After completing a survey, the Irish business law firm Mason Hayes and Curran LLP stated that the country’s gambling industry is not ready for the implementation of new gambling rules.
The firm surveyed all 145 attendees at its recent webinar on gambling legislation reform in Ireland. Only 17% of the survey participants, however, said they felt prepared to implement the new rules, while more than half of the respondents (54%) are still preparing to do so. The remaining 29% have still not begun to take care of the new legislation’s implementation.
The online event hosted by Mason Hayes and Curran LLP focused on the new regulatory requirements which are expected to bring significant changes to the gambling sector of Ireland by addressing their potential impact on both the wider community and industry stakeholders.
The Irish law firm’s research showed that 46% of the survey participants consider the enforcement of stricter regulatory measures the most challenging aspect of the reforms, while about 39% of the respondents point out higher compliance costs as one of the most challenging issues associated with the proposed reforms. There also seems to be a split in opinion on how stringent the legislation has to be, with more than half of the individuals who took part in the law firm’s survey (53%) saying the proposed measures are too strict, while the remaining 47% of respondents believe the measures have to be even tighter.
Irish Gambling Industry Currently at Crossroads, Experts Say
One of the partners at Mason Hayes and Curran, Dermot McGirr, shared that the results highlight some understandable apprehension in the industry as far as the establishment of the Gambling Regulatory Authority – a new regulator that is being created in Ireland to monitor and control specifically the gambling sector.
Mr McGirr shared that the process for obtaining an operating permit in the gambling industry is likely to become the subject of an overhaul that will be aimed at making it a more detailed one. Apart from that, the newly-created watchdog will be granted the power to impose strict licence conditions and also exercise a large number of enforcement and investigation powers, including administrative fines, dawn raids, etc.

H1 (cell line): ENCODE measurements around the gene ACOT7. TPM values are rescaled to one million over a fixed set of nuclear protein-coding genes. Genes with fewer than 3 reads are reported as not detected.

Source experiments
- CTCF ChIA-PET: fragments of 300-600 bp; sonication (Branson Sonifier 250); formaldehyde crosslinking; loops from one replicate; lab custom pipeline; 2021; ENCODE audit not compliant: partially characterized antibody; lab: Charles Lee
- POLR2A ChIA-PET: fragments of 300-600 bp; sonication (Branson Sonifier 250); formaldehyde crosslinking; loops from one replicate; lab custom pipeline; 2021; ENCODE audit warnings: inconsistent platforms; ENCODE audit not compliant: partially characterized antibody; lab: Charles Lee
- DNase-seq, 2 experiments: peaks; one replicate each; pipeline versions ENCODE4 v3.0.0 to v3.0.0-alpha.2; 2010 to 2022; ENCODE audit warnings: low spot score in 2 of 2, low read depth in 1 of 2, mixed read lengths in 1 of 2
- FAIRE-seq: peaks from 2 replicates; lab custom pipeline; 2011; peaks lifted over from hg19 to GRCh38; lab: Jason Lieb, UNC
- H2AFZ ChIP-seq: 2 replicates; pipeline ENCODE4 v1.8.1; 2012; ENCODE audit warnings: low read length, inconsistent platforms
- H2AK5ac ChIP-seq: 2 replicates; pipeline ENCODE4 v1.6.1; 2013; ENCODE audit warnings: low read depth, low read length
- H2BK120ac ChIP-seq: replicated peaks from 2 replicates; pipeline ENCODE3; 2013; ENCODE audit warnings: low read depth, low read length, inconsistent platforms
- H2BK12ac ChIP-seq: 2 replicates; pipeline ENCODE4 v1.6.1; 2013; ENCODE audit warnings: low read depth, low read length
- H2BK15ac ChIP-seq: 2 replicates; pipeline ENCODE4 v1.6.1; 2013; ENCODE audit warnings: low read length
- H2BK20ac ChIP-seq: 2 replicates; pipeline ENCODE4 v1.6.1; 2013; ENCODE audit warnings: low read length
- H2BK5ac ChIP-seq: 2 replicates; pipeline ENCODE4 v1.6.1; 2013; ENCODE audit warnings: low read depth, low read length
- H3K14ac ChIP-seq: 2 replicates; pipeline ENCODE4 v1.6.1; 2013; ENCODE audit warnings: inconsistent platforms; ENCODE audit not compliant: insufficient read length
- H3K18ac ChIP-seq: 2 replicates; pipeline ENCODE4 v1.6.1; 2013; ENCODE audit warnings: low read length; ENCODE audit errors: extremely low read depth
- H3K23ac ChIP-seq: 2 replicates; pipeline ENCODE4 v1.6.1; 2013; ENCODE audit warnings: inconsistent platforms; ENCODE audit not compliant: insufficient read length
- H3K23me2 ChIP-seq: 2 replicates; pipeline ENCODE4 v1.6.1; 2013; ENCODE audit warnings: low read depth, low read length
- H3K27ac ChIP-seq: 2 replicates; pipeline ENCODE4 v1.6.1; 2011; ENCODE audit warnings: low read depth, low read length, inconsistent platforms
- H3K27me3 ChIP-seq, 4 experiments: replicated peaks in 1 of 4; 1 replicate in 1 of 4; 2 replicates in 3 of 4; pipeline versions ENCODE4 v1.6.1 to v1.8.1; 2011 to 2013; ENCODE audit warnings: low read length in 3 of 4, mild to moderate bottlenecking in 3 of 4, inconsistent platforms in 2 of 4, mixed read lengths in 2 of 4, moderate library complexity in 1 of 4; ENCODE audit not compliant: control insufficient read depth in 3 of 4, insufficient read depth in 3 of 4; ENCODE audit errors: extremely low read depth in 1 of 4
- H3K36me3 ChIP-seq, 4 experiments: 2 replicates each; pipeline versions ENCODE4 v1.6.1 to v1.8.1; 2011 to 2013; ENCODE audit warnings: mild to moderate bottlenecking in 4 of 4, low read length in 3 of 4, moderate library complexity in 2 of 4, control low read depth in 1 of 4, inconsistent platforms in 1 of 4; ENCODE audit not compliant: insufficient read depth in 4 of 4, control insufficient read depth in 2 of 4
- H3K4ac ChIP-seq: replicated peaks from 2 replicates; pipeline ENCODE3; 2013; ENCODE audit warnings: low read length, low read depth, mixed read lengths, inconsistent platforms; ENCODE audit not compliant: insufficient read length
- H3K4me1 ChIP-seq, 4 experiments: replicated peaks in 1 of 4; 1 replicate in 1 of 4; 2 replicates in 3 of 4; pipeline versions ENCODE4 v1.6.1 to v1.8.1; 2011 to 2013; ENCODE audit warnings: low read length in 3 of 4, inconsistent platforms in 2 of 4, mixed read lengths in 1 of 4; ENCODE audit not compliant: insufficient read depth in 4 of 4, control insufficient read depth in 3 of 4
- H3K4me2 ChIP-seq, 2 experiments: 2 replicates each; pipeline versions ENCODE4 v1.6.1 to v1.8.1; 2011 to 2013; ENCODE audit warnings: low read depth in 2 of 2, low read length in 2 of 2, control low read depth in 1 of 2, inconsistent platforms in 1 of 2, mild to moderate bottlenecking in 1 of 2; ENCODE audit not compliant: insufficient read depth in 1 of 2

About 43% of Mason Hayes and Curran LLP survey respondents (or more than four in 10) believe that the competition in the Irish gambling market will decrease under the restrictions brought by the new regulatory regime. Another 37% of the survey participants shared their fears that a revenue decrease is set to be the main long-term effect of the reforms.
The head of financial regulation and another partner in the Irish law firm, Liam Flynn, noted that the statistics unveiled by Mason Hayes and Curran painted a picture of an industry that is currently at a point where important decisions have to be made.
While there is a clear agreement on how necessary a reform of Ireland’s gambling legislation is, there is an equally clear sign that the potential effects of the new regulatory regime need to be studied more extensively in order for the sector to get more clarity on what it may and may not expect. Mr Flynn shared that the implementation of every significant change in an already existing regulatory regime needs to make sure it avoids unintended consequences, and the Irish gambling sector is no exception.
Olivia Cole has worked as a journalist for several years now. Over the last couple of years she has been engaged in writing about a number of industries and has developed an interest for the gambling market in the UK.